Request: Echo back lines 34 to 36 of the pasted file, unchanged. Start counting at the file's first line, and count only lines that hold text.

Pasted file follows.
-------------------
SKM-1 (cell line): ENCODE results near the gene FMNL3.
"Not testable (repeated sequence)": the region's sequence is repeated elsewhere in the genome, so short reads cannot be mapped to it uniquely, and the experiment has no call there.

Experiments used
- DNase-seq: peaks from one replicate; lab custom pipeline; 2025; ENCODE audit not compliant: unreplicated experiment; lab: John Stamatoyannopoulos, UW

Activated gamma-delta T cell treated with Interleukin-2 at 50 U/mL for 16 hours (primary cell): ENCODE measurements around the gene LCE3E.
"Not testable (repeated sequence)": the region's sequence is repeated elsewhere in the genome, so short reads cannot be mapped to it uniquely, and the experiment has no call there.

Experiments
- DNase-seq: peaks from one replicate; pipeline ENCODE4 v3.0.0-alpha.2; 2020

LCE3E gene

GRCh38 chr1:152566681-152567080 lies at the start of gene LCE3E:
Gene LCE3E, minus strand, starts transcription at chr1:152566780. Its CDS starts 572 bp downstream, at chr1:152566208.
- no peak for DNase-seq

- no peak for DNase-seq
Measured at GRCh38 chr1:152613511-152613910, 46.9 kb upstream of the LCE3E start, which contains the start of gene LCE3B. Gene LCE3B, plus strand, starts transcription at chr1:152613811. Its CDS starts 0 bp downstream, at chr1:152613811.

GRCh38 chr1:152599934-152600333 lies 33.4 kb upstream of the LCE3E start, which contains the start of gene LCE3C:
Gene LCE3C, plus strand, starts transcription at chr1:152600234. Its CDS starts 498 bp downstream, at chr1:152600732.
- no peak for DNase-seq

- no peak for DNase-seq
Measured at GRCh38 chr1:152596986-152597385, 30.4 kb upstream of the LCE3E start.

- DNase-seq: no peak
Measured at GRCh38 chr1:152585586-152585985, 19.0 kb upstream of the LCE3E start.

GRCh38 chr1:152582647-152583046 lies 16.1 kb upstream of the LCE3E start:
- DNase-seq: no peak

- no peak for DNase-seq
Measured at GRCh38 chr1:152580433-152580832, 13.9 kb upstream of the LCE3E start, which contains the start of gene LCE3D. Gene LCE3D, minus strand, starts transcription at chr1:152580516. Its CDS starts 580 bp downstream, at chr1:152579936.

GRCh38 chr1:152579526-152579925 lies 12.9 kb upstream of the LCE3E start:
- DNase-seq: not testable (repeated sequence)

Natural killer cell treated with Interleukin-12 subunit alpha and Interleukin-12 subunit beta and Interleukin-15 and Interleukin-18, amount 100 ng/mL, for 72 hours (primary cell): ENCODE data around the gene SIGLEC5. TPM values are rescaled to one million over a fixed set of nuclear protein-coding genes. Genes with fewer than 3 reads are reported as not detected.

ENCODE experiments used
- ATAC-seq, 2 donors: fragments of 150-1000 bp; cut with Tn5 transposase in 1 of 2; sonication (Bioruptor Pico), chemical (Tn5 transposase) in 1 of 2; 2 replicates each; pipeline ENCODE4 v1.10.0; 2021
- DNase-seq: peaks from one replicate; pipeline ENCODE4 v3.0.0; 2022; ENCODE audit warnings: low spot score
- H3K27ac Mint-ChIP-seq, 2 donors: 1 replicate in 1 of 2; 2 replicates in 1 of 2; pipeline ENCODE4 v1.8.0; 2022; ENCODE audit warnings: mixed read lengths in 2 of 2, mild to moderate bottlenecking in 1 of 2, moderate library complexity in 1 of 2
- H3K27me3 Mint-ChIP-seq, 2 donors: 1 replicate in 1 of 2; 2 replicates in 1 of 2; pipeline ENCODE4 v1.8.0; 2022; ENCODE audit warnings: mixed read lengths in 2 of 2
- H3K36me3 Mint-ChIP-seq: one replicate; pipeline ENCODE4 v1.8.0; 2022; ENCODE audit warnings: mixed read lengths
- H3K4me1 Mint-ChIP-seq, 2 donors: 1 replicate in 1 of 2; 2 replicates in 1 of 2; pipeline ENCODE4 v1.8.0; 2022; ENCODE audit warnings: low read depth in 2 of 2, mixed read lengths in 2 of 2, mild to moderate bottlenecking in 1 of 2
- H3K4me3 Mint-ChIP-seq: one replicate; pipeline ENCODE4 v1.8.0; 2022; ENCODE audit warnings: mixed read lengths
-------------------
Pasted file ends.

- H3K36me3 Mint-ChIP-seq: one replicate; pipeline ENCODE4 v1.8.0; 2022; ENCODE audit warnings: mixed read lengths
- H3K4me1 Mint-ChIP-seq, 2 donors: 1 replicate in 1 of 2; 2 replicates in 1 of 2; pipeline ENCODE4 v1.8.0; 2022; ENCODE audit warnings: low read depth in 2 of 2, mixed read lengths in 2 of 2, mild to moderate bottlenecking in 1 of 2
- H3K4me3 Mint-ChIP-seq: one replicate; pipeline ENCODE4 v1.8.0; 2022; ENCODE audit warnings: mixed read lengths